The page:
Lactation may lower risk of stroke among women, finds JAMA study
China: Lactation was significantly associated with a lower risk of stroke, especially ischemic stroke, emphasizing the importance of promoting breastfeeding as a targeted prevention strategy of stroke, says an article published in the Journal of American Medical Association.Previous research has found a link between breastfeeding and a lower risk of cardiovascular disease. Distinct...
China: Lactation was significantly associated with a lower risk of stroke, especially ischemic stroke, emphasizing the importance of promoting breastfeeding as a targeted prevention strategy of stroke, says an article published in the Journal of American Medical Association.
Previous research has found a link between breastfeeding and a lower risk of cardiovascular disease. Distinct pathogenic mechanisms produce different stroke subtypes; however, the connections of breastfeeding length with different stroke subtypes are less well established. As a result, Ziyang Ren and colleagues undertook this study to investigate the correlations of breastfeeding length with stroke and its subtypes in parous postmenopausal women.
At the outset of this population-based prospective cohort research, parous postmenopausal women aged 45 to 79 years old were included in the China Kadoorie Biobank (CKB) project (2004-2008). Lactation length was calculated as a lifetime average, per kid, and for the first child. During the follow-up period, new-onset stroke and its subtypes (ischemic stroke, intracerebral hemorrhage [ICH], and subarachnoid hemorrhage [SAH]) were examined using illness registries and national health insurance claim databases (2008-2015). From June to December 2021, data were evaluated. Women with a lifetime lactation duration, mean per child, and for the first child were included. Total stroke, ischemic stroke, ICH, and SAH were the primary outcomes. The adjusted hazard ratios (aHRs) with 95 percent CIs for stroke and subtypes were calculated using multivariable Cox regression.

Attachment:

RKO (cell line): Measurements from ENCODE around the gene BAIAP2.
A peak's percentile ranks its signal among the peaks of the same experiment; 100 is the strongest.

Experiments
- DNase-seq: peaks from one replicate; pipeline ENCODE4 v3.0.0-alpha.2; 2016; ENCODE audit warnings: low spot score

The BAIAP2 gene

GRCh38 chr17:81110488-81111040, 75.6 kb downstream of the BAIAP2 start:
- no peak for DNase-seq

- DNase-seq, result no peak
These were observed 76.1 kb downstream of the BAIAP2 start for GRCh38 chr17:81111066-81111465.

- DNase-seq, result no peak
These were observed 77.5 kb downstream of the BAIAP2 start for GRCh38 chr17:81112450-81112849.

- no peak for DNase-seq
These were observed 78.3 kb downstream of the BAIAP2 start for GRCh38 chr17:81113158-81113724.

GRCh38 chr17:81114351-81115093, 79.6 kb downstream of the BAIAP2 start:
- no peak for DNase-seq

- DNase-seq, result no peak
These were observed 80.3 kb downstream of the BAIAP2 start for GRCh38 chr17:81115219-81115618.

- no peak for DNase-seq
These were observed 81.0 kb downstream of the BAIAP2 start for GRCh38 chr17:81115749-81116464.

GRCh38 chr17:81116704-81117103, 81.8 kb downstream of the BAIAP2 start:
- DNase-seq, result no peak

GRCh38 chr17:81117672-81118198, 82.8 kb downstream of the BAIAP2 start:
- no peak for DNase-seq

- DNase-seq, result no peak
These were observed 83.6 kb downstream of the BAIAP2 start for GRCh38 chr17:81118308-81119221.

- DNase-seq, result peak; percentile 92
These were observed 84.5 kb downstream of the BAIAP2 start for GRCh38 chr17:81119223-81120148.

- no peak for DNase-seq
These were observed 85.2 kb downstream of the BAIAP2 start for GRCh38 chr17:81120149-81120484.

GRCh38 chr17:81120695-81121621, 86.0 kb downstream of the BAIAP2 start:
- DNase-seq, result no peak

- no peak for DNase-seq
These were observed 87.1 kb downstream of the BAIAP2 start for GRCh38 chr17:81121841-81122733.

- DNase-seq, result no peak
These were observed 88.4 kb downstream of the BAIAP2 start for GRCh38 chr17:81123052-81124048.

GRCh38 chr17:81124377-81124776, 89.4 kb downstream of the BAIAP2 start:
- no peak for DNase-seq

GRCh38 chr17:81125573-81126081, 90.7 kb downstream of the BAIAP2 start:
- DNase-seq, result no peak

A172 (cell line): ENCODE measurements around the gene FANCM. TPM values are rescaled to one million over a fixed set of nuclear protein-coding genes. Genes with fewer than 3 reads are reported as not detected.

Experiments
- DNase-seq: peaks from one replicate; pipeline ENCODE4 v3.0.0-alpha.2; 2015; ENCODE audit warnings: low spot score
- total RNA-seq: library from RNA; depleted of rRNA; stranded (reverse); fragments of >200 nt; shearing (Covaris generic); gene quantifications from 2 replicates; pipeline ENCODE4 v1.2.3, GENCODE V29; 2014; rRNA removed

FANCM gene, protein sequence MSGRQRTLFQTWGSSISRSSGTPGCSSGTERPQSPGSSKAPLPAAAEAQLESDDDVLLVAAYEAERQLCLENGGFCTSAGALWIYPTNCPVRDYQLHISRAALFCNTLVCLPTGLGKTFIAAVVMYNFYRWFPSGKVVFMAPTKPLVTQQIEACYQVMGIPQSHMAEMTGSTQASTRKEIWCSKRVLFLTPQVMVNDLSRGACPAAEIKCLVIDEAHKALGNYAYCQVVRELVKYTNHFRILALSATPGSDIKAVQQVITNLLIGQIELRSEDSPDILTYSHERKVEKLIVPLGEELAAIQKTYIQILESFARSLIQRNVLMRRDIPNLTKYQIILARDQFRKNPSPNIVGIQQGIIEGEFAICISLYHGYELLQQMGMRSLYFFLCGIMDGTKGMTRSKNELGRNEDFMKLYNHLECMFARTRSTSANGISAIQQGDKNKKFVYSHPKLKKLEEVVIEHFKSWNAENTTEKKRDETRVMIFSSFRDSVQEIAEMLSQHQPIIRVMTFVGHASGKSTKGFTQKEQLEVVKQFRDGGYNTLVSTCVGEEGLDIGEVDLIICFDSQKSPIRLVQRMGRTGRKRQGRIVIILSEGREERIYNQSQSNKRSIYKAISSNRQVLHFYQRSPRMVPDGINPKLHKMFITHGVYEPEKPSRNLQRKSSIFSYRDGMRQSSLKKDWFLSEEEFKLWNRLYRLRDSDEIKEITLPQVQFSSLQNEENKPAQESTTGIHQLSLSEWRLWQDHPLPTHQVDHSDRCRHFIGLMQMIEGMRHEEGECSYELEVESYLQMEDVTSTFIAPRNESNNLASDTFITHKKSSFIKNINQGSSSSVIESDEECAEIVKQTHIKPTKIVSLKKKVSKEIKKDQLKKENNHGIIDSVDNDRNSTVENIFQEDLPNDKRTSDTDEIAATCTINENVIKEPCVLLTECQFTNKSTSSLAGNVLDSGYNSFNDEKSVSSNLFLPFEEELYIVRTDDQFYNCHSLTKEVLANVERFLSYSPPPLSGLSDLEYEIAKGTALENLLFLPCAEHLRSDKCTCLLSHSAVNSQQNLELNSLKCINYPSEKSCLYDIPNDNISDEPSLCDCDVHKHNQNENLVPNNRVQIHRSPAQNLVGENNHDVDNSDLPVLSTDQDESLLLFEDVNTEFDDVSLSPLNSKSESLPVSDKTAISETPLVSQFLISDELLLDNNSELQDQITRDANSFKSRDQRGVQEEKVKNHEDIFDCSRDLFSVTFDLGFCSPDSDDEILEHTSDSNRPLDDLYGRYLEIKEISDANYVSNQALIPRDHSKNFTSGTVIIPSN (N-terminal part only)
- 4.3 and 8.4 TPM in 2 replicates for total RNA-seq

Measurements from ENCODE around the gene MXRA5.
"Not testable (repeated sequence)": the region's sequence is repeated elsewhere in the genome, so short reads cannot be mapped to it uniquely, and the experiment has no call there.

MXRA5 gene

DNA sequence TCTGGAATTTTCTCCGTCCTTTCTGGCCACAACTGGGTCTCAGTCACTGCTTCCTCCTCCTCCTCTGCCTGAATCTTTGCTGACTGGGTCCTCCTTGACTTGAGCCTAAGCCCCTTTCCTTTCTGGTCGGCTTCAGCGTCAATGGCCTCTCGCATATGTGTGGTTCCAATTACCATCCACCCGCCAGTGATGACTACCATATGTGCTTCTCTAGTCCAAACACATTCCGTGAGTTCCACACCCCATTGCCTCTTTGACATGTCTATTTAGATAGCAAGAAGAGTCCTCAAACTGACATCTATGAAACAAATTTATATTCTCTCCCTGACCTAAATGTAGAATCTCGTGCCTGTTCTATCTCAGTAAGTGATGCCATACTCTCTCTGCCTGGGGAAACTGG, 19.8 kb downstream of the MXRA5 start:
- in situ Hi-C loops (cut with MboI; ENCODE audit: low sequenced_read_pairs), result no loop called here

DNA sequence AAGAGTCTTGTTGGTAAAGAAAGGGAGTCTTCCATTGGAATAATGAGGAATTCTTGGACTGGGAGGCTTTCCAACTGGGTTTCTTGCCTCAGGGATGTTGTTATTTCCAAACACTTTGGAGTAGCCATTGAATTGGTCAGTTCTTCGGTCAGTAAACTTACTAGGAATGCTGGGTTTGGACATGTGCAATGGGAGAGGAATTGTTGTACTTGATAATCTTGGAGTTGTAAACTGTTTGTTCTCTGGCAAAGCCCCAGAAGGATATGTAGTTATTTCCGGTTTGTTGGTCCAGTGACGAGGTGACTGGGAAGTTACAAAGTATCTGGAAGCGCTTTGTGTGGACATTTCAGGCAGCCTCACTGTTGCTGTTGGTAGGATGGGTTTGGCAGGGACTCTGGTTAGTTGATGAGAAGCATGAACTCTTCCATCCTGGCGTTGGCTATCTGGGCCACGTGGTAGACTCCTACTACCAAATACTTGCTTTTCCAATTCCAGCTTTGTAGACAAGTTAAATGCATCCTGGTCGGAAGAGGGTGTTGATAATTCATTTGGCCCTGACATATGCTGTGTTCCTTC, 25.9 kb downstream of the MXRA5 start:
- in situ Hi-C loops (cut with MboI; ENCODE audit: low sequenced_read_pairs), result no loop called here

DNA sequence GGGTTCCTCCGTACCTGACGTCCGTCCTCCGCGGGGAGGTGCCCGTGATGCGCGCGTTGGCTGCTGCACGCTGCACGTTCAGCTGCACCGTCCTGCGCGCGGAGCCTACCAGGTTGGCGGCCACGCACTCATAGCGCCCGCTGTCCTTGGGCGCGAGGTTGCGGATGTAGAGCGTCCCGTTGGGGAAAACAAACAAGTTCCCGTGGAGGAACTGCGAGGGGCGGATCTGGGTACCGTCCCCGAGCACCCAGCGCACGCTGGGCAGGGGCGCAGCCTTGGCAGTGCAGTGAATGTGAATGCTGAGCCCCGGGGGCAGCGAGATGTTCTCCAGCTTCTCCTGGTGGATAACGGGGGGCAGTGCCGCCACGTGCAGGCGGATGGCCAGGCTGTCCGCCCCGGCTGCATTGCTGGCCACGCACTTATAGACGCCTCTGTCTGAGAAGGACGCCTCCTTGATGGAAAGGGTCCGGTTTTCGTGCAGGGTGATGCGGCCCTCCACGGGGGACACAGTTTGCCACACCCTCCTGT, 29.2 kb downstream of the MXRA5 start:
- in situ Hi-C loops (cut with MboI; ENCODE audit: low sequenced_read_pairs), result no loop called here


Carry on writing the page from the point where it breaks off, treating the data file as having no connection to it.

The key findings are as follow:
1. 15 721 strokes occurred among 129 511 parous postmenopausal women who had no prior stroke at baseline, with a median (IQR) lifetime lactation duration of 42.0 (24.0-70.0) months among 13 427 women who had an ischemic stroke, 54.0 (36.0-84.0) months among 2567 women who had ICH, and 36.0 (24.0-64.5) months among 284 women who had SAH.
2. In comparison to parous postmenopausal women who had never lactated, those who had lactated for at least 7 months had a decreased risk of ischemic stroke and ICH.
3. In the case of SAH, however, such relationships were detected only in women who had a lifetime breastfeeding duration of more than 24 months.
4. Furthermore, women with a mean breastfeeding length per child or a first-child lactation duration of 7 months or longer were less likely to suffer a stroke and its subtypes.
In conclusion, according to the 2019 National Survey on Factors Influencing Breastfeeding, China's exclusive breastfeeding rate for babies under 6 months is 29.2 percent, much lower than the worldwide mean of 43 percent in low-income countries and 37 percent in middle-income countries. These findings highlight the significance of lactation and urge policymakers and the general public to prioritize breastfeeding.
Ren Z, Yi Q, Hou L, et al. Lactation Duration and the Risk of Subtypes of Stroke Among Parous Postmenopausal Women From the China Kadoorie Biobank. JAMA Netw Open. 2022;5(2):e220437. doi:10.1001/jamanetworkopen.2022.0437
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